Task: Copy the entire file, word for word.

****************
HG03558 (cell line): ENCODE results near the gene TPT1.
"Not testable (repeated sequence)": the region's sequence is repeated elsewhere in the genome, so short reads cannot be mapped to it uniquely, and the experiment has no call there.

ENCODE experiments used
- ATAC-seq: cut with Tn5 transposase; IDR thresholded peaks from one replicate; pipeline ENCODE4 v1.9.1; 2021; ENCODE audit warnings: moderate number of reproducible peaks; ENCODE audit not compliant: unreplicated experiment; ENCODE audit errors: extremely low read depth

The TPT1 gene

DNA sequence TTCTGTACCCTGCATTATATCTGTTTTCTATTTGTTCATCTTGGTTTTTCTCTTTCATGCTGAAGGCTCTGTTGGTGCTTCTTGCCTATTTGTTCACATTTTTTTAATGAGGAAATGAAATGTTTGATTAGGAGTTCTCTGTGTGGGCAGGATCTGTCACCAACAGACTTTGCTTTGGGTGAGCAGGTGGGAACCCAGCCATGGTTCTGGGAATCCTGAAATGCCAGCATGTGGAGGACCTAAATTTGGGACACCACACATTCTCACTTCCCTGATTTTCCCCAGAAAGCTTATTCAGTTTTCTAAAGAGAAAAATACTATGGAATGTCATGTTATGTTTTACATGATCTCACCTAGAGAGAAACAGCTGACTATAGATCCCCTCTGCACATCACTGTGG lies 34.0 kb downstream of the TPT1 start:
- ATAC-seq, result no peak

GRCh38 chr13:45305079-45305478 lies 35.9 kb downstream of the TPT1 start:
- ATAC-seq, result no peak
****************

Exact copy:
HG03558 (cell line): ENCODE results near the gene TPT1.
"Not testable (repeated sequence)": the region's sequence is repeated elsewhere in the genome, so short reads cannot be mapped to it uniquely, and the experiment has no call there.

ENCODE experiments used
- ATAC-seq: cut with Tn5 transposase; IDR thresholded peaks from one replicate; pipeline ENCODE4 v1.9.1; 2021; ENCODE audit warnings: moderate number of reproducible peaks; ENCODE audit not compliant: unreplicated experiment; ENCODE audit errors: extremely low read depth

The TPT1 gene

DNA sequence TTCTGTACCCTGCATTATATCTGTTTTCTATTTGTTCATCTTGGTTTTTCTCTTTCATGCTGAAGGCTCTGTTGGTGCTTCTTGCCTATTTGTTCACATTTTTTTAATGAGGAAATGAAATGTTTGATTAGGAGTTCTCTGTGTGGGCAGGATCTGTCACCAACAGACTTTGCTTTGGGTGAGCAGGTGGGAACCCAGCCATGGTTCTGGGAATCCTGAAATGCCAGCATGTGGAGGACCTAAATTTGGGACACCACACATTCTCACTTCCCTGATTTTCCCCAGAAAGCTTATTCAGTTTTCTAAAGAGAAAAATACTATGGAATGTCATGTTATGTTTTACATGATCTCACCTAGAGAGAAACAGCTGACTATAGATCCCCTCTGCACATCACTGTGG lies 34.0 kb downstream of the TPT1 start:
- ATAC-seq, result no peak

GRCh38 chr13:45305079-45305478 lies 35.9 kb downstream of the TPT1 start:
- ATAC-seq, result no peak